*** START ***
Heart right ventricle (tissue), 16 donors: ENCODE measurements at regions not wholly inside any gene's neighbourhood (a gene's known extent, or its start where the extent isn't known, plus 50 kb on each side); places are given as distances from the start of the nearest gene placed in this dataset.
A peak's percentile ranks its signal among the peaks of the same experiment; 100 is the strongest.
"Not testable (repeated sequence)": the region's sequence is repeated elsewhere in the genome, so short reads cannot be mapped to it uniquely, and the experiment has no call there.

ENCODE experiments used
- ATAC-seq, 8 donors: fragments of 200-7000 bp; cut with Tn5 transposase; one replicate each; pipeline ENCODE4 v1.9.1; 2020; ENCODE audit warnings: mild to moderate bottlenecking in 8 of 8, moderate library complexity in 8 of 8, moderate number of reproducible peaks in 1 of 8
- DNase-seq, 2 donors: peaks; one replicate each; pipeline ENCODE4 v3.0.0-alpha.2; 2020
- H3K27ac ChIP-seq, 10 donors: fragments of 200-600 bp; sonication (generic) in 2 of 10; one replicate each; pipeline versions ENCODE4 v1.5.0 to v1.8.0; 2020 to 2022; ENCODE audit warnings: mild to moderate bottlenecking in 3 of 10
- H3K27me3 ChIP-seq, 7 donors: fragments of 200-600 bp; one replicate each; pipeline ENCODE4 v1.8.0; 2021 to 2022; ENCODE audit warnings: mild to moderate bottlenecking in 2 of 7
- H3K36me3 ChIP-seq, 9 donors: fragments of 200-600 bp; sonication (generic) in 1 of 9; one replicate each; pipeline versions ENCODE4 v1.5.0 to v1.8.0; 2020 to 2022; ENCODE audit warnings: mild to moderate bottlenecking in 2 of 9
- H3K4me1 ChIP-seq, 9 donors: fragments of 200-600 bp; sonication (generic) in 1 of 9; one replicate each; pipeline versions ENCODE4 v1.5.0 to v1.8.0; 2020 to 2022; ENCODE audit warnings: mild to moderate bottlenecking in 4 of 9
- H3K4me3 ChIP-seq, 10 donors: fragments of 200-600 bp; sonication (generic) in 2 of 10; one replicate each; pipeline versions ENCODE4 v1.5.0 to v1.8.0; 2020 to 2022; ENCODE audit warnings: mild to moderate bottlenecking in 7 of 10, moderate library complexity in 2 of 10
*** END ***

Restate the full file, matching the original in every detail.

Heart right ventricle (tissue), 16 donors: ENCODE measurements at regions not wholly inside any gene's neighbourhood (a gene's known extent, or its start where the extent isn't known, plus 50 kb on each side); places are given as distances from the start of the nearest gene placed in this dataset.
A peak's percentile ranks its signal among the peaks of the same experiment; 100 is the strongest.
"Not testable (repeated sequence)": the region's sequence is repeated elsewhere in the genome, so short reads cannot be mapped to it uniquely, and the experiment has no call there.

ENCODE experiments used
- ATAC-seq, 8 donors: fragments of 200-7000 bp; cut with Tn5 transposase; one replicate each; pipeline ENCODE4 v1.9.1; 2020; ENCODE audit warnings: mild to moderate bottlenecking in 8 of 8, moderate library complexity in 8 of 8, moderate number of reproducible peaks in 1 of 8
- DNase-seq, 2 donors: peaks; one replicate each; pipeline ENCODE4 v3.0.0-alpha.2; 2020
- H3K27ac ChIP-seq, 10 donors: fragments of 200-600 bp; sonication (generic) in 2 of 10; one replicate each; pipeline versions ENCODE4 v1.5.0 to v1.8.0; 2020 to 2022; ENCODE audit warnings: mild to moderate bottlenecking in 3 of 10
- H3K27me3 ChIP-seq, 7 donors: fragments of 200-600 bp; one replicate each; pipeline ENCODE4 v1.8.0; 2021 to 2022; ENCODE audit warnings: mild to moderate bottlenecking in 2 of 7
- H3K36me3 ChIP-seq, 9 donors: fragments of 200-600 bp; sonication (generic) in 1 of 9; one replicate each; pipeline versions ENCODE4 v1.5.0 to v1.8.0; 2020 to 2022; ENCODE audit warnings: mild to moderate bottlenecking in 2 of 9
- H3K4me1 ChIP-seq, 9 donors: fragments of 200-600 bp; sonication (generic) in 1 of 9; one replicate each; pipeline versions ENCODE4 v1.5.0 to v1.8.0; 2020 to 2022; ENCODE audit warnings: mild to moderate bottlenecking in 4 of 9
- H3K4me3 ChIP-seq, 10 donors: fragments of 200-600 bp; sonication (generic) in 2 of 10; one replicate each; pipeline versions ENCODE4 v1.5.0 to v1.8.0; 2020 to 2022; ENCODE audit warnings: mild to moderate bottlenecking in 7 of 10, moderate library complexity in 2 of 10